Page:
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Does Your Family Have an Emergency Preparedness Plan?

What would you do if you were one of the people in Fort McMurray who were told they only have 10 minutes to pack and that you have to leave everything behind right now?

Shocking, horrific, incomprehensible, and overwhelming for the 80,000 + people who had to do exactly this this past week after forest fires destroyed their homes and everything except what they could physically carry.

What would you decide take?  Where do you even start?

Have an Emergency Bag Packed at All Times

Even without the threat of an impending emergency, having an emergency bag packed and placed in one accessible location at all times is a great idea. Family members could pack their own bag, a bag that they can easily carry themselves, such as a backpack.  Consider having a family emergency plan, detailing where your packed emergency bag(s) is/are, where you would meet and how you would communicate or rendezvous to let each other know your status.   The Canadian Red Cross and the Federal Government website both suggest that your emergency bag have enough supplies to last for 3 days.

What to include in your Emergency Bag:

  1. Important papers or photocopies of these documents:
  • SIN card
  • Health Card
  • Passport
  • Birth Certificate
  • Marriage Certificate
  • Personal Identification Card
  • Will
  • POA
  1. Cash, especially small bills, Debit and Credit cards
  2. Basic first aid kit including Band-Aids, disinfectant, small scissors, etc.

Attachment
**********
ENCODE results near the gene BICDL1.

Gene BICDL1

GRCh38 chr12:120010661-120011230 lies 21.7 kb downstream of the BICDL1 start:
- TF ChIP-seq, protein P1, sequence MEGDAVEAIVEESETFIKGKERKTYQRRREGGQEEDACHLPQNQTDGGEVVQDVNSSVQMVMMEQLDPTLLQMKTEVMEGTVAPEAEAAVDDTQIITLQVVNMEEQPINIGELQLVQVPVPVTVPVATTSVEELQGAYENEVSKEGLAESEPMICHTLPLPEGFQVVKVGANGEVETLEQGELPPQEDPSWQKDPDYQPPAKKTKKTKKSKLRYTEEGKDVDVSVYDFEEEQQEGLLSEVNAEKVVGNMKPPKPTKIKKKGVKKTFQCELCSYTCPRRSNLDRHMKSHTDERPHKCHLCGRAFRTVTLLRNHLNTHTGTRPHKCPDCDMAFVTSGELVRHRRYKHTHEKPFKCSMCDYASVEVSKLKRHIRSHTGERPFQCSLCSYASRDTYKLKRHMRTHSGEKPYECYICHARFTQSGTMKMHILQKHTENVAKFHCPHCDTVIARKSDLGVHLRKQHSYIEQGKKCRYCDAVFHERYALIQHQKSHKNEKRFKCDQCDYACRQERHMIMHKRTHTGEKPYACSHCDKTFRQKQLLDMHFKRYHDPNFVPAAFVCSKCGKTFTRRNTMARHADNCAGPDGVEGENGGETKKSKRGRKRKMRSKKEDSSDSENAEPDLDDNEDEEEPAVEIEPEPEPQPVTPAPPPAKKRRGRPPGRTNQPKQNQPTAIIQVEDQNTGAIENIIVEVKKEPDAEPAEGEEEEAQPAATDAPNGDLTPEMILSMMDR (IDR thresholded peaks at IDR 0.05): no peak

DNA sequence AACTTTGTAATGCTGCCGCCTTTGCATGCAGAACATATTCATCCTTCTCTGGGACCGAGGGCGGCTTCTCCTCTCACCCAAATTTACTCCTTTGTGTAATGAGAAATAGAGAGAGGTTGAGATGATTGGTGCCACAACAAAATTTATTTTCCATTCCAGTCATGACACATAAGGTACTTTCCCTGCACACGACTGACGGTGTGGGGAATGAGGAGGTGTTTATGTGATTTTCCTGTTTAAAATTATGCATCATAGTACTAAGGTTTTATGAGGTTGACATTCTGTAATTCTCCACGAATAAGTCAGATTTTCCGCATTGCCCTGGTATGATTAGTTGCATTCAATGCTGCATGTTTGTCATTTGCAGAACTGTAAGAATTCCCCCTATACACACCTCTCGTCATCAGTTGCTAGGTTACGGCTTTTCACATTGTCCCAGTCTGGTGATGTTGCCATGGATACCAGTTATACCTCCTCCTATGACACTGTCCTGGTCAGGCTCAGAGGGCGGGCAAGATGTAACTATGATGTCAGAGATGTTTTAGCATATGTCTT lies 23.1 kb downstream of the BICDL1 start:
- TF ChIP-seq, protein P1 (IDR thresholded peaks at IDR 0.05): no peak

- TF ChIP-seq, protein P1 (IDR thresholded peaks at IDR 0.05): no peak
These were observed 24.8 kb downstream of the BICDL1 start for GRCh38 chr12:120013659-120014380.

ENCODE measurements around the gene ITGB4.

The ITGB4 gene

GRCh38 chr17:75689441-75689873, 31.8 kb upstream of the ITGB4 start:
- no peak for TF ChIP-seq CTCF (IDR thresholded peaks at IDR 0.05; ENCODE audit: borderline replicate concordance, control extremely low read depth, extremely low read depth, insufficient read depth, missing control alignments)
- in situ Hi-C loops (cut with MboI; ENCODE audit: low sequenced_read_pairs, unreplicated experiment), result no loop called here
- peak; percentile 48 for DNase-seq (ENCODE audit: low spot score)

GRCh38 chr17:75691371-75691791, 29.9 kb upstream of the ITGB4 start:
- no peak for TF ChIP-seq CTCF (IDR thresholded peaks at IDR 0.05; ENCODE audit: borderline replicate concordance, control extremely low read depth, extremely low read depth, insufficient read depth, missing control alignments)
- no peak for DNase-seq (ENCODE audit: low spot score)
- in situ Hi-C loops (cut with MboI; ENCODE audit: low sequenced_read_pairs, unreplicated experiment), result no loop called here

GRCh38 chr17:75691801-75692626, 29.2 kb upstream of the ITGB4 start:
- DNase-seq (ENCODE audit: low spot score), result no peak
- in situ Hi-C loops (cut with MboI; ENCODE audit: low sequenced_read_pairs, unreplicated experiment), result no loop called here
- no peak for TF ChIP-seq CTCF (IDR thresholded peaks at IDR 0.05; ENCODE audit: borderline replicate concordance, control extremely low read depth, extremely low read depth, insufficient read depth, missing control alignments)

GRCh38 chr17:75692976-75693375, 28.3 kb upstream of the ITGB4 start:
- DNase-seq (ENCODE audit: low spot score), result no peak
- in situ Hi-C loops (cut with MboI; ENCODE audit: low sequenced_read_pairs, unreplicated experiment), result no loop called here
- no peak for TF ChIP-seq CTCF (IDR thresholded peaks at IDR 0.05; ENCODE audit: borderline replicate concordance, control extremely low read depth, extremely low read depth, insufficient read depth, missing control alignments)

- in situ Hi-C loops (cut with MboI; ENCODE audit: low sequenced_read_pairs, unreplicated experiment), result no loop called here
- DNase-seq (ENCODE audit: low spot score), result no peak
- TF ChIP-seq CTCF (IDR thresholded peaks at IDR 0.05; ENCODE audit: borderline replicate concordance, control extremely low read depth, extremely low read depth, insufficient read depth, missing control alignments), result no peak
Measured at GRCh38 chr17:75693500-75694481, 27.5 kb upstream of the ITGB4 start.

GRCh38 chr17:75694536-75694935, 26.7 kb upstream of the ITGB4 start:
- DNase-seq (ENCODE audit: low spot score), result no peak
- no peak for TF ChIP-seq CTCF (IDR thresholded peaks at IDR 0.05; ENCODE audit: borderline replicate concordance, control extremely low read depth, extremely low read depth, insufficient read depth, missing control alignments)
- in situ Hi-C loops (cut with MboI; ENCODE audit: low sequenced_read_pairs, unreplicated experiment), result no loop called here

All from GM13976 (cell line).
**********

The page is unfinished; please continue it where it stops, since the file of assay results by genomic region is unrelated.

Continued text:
3. Basic tools and equipment such as a shovel, bungee cords, tape, multi-function pocket knife, manual can-opener, whistle, string, etc.
  4. Battery or crank radio and flashlight
  5. Extra batteries
  6. Blanket or sleeping bag
  7. Personal items and comfortable clothing and shoes
  8. High-energy non-perishable food items such as power bars or dried foods
  9. Potable water stored in small containers; 2 liters per person per day

What Can You Do Now to Prepare for an Emergency?

  1. Prepare your emergency bag
  2. Place it in your readily accessible location
  3. Where applicable prepare a family emergency plan
  4. Have an In Case of Emergency ICE contact readily located on your phone or person (see below)
  5. The same should be done with a list of any allergies that members of your family have
  6. Update your contact list on your phone, virtually or on paper
  7. Keep your vehicle in top running condition with regular maintenance
  8. Keep your devices fully charged. You can even charge and store a “backup battery bank” to recharge your devices on the go

To help get your family emergency plan started, I invite you to contact me to receive a free In Case of Emergency ICE contact form.  Does your family have an emergency preparedness plan in place?  I would love to hear from you.  You can connect with me via email or telephone, leave a comment here on the site or click the contact tab at the bottom of the screen if you are reading this post on the website. Don’t forget to join in the conversation on Facebook and Twitter too!

In the meantime our thoughts prayers and perhaps donations go out to our fellow Canadians in Alberta.


Katherine Downey is the #1 Funeral Preplanning Professional in Canada for the fourth time. She is a professional educator, author, licensed funeral director and insurance advisor. To set an appointment or have your questions answered, please contact Kat directly.

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